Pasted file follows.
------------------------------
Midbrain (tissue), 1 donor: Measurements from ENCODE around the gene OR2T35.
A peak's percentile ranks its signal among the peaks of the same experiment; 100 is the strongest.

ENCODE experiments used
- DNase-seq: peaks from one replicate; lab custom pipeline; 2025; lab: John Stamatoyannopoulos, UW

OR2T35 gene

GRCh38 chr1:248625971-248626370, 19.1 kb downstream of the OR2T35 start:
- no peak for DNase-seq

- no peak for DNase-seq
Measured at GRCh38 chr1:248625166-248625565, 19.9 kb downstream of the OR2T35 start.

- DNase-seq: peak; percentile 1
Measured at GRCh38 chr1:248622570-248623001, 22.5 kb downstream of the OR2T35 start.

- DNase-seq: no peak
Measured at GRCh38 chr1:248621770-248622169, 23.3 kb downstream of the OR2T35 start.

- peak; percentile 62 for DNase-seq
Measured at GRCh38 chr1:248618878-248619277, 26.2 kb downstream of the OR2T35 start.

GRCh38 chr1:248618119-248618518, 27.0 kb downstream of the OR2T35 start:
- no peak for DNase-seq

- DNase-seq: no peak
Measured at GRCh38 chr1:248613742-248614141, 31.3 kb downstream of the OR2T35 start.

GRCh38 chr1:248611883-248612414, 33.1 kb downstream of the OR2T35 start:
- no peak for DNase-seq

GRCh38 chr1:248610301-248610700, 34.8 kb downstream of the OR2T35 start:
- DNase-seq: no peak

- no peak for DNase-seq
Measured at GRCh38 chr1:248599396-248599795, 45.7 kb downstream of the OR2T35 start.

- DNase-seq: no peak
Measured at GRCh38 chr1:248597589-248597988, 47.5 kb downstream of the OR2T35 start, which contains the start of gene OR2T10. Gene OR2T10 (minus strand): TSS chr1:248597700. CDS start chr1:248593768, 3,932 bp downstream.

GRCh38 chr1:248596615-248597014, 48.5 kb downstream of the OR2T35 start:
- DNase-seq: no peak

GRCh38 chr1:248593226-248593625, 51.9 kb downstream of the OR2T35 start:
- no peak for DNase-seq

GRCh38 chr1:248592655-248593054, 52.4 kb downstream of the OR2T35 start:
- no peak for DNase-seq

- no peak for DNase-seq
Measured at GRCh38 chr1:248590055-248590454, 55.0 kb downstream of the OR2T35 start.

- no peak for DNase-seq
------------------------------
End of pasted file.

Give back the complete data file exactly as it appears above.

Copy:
Midbrain (tissue), 1 donor: Measurements from ENCODE around the gene OR2T35.
A peak's percentile ranks its signal among the peaks of the same experiment; 100 is the strongest.

ENCODE experiments used
- DNase-seq: peaks from one replicate; lab custom pipeline; 2025; lab: John Stamatoyannopoulos, UW

OR2T35 gene

GRCh38 chr1:248625971-248626370, 19.1 kb downstream of the OR2T35 start:
- no peak for DNase-seq

- no peak for DNase-seq
Measured at GRCh38 chr1:248625166-248625565, 19.9 kb downstream of the OR2T35 start.

- DNase-seq: peak; percentile 1
Measured at GRCh38 chr1:248622570-248623001, 22.5 kb downstream of the OR2T35 start.

- DNase-seq: no peak
Measured at GRCh38 chr1:248621770-248622169, 23.3 kb downstream of the OR2T35 start.

- peak; percentile 62 for DNase-seq
Measured at GRCh38 chr1:248618878-248619277, 26.2 kb downstream of the OR2T35 start.

GRCh38 chr1:248618119-248618518, 27.0 kb downstream of the OR2T35 start:
- no peak for DNase-seq

- DNase-seq: no peak
Measured at GRCh38 chr1:248613742-248614141, 31.3 kb downstream of the OR2T35 start.

GRCh38 chr1:248611883-248612414, 33.1 kb downstream of the OR2T35 start:
- no peak for DNase-seq

GRCh38 chr1:248610301-248610700, 34.8 kb downstream of the OR2T35 start:
- DNase-seq: no peak

- no peak for DNase-seq
Measured at GRCh38 chr1:248599396-248599795, 45.7 kb downstream of the OR2T35 start.

- DNase-seq: no peak
Measured at GRCh38 chr1:248597589-248597988, 47.5 kb downstream of the OR2T35 start, which contains the start of gene OR2T10. Gene OR2T10 (minus strand): TSS chr1:248597700. CDS start chr1:248593768, 3,932 bp downstream.

GRCh38 chr1:248596615-248597014, 48.5 kb downstream of the OR2T35 start:
- DNase-seq: no peak

GRCh38 chr1:248593226-248593625, 51.9 kb downstream of the OR2T35 start:
- no peak for DNase-seq

GRCh38 chr1:248592655-248593054, 52.4 kb downstream of the OR2T35 start:
- no peak for DNase-seq

- no peak for DNase-seq
Measured at GRCh38 chr1:248590055-248590454, 55.0 kb downstream of the OR2T35 start.

- no peak for DNase-seq